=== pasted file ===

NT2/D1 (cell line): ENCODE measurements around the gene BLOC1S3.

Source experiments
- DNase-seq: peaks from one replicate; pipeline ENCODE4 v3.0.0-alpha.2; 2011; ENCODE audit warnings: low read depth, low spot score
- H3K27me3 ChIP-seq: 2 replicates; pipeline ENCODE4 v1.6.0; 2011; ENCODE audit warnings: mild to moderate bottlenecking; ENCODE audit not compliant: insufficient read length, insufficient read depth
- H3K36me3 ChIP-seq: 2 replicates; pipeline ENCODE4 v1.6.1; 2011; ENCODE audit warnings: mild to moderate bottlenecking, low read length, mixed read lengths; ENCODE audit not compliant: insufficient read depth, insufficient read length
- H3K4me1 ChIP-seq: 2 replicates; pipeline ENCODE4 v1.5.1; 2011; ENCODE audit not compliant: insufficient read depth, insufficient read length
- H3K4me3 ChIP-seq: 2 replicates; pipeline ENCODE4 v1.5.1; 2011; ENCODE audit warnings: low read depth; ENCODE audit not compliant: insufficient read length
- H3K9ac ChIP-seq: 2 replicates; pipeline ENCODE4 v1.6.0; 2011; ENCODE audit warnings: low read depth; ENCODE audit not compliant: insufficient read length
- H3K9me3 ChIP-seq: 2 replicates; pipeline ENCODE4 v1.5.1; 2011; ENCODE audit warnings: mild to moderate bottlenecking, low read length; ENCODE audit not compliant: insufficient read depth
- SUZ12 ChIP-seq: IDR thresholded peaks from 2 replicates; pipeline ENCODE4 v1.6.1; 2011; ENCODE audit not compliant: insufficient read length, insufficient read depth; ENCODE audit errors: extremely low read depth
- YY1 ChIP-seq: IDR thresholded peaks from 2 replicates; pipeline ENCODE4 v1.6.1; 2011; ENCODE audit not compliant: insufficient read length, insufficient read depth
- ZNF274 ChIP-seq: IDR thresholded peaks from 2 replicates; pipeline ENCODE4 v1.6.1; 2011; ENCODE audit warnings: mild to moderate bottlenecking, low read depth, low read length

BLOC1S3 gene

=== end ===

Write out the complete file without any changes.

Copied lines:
NT2/D1 (cell line): ENCODE measurements around the gene BLOC1S3.

Source experiments
- DNase-seq: peaks from one replicate; pipeline ENCODE4 v3.0.0-alpha.2; 2011; ENCODE audit warnings: low read depth, low spot score
- H3K27me3 ChIP-seq: 2 replicates; pipeline ENCODE4 v1.6.0; 2011; ENCODE audit warnings: mild to moderate bottlenecking; ENCODE audit not compliant: insufficient read length, insufficient read depth
- H3K36me3 ChIP-seq: 2 replicates; pipeline ENCODE4 v1.6.1; 2011; ENCODE audit warnings: mild to moderate bottlenecking, low read length, mixed read lengths; ENCODE audit not compliant: insufficient read depth, insufficient read length
- H3K4me1 ChIP-seq: 2 replicates; pipeline ENCODE4 v1.5.1; 2011; ENCODE audit not compliant: insufficient read depth, insufficient read length
- H3K4me3 ChIP-seq: 2 replicates; pipeline ENCODE4 v1.5.1; 2011; ENCODE audit warnings: low read depth; ENCODE audit not compliant: insufficient read length
- H3K9ac ChIP-seq: 2 replicates; pipeline ENCODE4 v1.6.0; 2011; ENCODE audit warnings: low read depth; ENCODE audit not compliant: insufficient read length
- H3K9me3 ChIP-seq: 2 replicates; pipeline ENCODE4 v1.5.1; 2011; ENCODE audit warnings: mild to moderate bottlenecking, low read length; ENCODE audit not compliant: insufficient read depth
- SUZ12 ChIP-seq: IDR thresholded peaks from 2 replicates; pipeline ENCODE4 v1.6.1; 2011; ENCODE audit not compliant: insufficient read length, insufficient read depth; ENCODE audit errors: extremely low read depth
- YY1 ChIP-seq: IDR thresholded peaks from 2 replicates; pipeline ENCODE4 v1.6.1; 2011; ENCODE audit not compliant: insufficient read length, insufficient read depth
- ZNF274 ChIP-seq: IDR thresholded peaks from 2 replicates; pipeline ENCODE4 v1.6.1; 2011; ENCODE audit warnings: mild to moderate bottlenecking, low read depth, low read length

BLOC1S3 gene